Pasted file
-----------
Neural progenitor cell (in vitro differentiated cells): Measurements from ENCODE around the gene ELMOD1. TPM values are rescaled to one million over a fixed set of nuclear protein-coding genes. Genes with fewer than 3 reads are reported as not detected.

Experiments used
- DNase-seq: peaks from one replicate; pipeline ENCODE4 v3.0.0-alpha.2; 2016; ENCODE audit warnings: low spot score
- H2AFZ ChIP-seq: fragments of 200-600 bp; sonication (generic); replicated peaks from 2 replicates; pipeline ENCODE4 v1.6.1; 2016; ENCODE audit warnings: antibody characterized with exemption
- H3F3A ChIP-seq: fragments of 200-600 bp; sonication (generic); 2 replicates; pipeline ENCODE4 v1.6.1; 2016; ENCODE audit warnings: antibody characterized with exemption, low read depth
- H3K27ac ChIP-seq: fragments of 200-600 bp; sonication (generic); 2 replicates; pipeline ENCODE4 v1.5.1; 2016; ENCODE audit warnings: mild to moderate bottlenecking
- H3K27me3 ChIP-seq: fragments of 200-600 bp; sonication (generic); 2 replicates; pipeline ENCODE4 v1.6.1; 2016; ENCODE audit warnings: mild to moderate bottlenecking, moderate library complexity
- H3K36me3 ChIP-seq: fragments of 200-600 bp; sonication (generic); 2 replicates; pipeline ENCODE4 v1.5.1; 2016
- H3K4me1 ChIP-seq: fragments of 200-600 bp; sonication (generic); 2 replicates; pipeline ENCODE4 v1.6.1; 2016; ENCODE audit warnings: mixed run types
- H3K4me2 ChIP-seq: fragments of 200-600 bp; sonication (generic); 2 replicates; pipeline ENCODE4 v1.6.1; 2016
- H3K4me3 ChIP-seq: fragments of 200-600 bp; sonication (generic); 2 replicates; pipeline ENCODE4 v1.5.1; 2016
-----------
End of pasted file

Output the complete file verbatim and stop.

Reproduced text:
Neural progenitor cell (in vitro differentiated cells): Measurements from ENCODE around the gene ELMOD1. TPM values are rescaled to one million over a fixed set of nuclear protein-coding genes. Genes with fewer than 3 reads are reported as not detected.

Experiments used
- DNase-seq: peaks from one replicate; pipeline ENCODE4 v3.0.0-alpha.2; 2016; ENCODE audit warnings: low spot score
- H2AFZ ChIP-seq: fragments of 200-600 bp; sonication (generic); replicated peaks from 2 replicates; pipeline ENCODE4 v1.6.1; 2016; ENCODE audit warnings: antibody characterized with exemption
- H3F3A ChIP-seq: fragments of 200-600 bp; sonication (generic); 2 replicates; pipeline ENCODE4 v1.6.1; 2016; ENCODE audit warnings: antibody characterized with exemption, low read depth
- H3K27ac ChIP-seq: fragments of 200-600 bp; sonication (generic); 2 replicates; pipeline ENCODE4 v1.5.1; 2016; ENCODE audit warnings: mild to moderate bottlenecking
- H3K27me3 ChIP-seq: fragments of 200-600 bp; sonication (generic); 2 replicates; pipeline ENCODE4 v1.6.1; 2016; ENCODE audit warnings: mild to moderate bottlenecking, moderate library complexity
- H3K36me3 ChIP-seq: fragments of 200-600 bp; sonication (generic); 2 replicates; pipeline ENCODE4 v1.5.1; 2016
- H3K4me1 ChIP-seq: fragments of 200-600 bp; sonication (generic); 2 replicates; pipeline ENCODE4 v1.6.1; 2016; ENCODE audit warnings: mixed run types
- H3K4me2 ChIP-seq: fragments of 200-600 bp; sonication (generic); 2 replicates; pipeline ENCODE4 v1.6.1; 2016
- H3K4me3 ChIP-seq: fragments of 200-600 bp; sonication (generic); 2 replicates; pipeline ENCODE4 v1.5.1; 2016